Chef Brian Annapolen just started a group that is already blowing up.
As president of the Pittsburgh Soup Club, he’s handcrafting hearty bowls of happiness for pickup and delivery in and around the North and South Hills.
Online ordering starts this month and subscription plans will be available throughout the winter. People are already emailing Annapolen about adding their favorite soups to the menu.
In a commissary kitchen on the North Side, Annapolen, who is food and beverage director for the Omni William Penn Hotel, whips up large batches of soup. Selections include everything from chicken noodle, Italian wedding and butternut squash bisque to white chicken chili, roasted red pepper and minestrone.
Quarts, which feed two to three adults, are $12. For $45, you can get a gallon of tomato soup or loaded potato that will fill 15 hungry bellies.
“This is the soupiest town I’ve ever lived in,” Annapolen says with a laugh.
The New Jersey native grew up eating New England clam chowder by the seashore. That creamy staple of coastal cuisine is available through the Pittsburgh Soup Club, along with Manhattan clam chowder and Maryland crab soup.
When he was furloughed from his job in March, the Ross Township resident started making ready-to-eat meals for friends and neighbors who didn’t feel like cooking.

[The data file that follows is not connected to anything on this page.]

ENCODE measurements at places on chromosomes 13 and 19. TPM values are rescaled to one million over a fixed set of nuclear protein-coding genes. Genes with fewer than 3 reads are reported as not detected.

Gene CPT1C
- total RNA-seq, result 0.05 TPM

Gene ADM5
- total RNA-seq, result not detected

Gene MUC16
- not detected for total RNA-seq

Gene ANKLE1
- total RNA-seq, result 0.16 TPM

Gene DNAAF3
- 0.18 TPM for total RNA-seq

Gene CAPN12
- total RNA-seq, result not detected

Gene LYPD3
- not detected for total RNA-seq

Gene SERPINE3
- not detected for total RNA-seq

His dishes were so popular, he decided to turn it into a business. North Hills Catering launched last spring offering hot dinners, meal prep kits, private chef services and cooking lessons.
When the cold weather set in, Annapolen started serving Italian wedding soup, a time-honored recipe passed down to him from his late mentor.
“People went bananas over this soup,” he says.
Friends jokingly told him to start a Facebook soup club. Within a few hours of creating the page, more than 100 people had expressed interest.
He’s working to establish pickup sites around town and has hired friends — many of them laid-off service industry professionals — to help with deliveries four days a week.
Customers have been buying North Hills Catering meals for their elderly neighbors and frontline workers.
Annapolen, who started the business to support himself and his three children, enjoys the community aspect of the unexpected venture and hopes the Pittsburgh Soup Club will warm people’s hearts during a cold, dark time.
“I’m so excited about it,” he says. “I love to cook and I love to feed people.”
For more local soup ideas, read Sarah McAlee, brothmonger of the North Side, caters to soup lovers.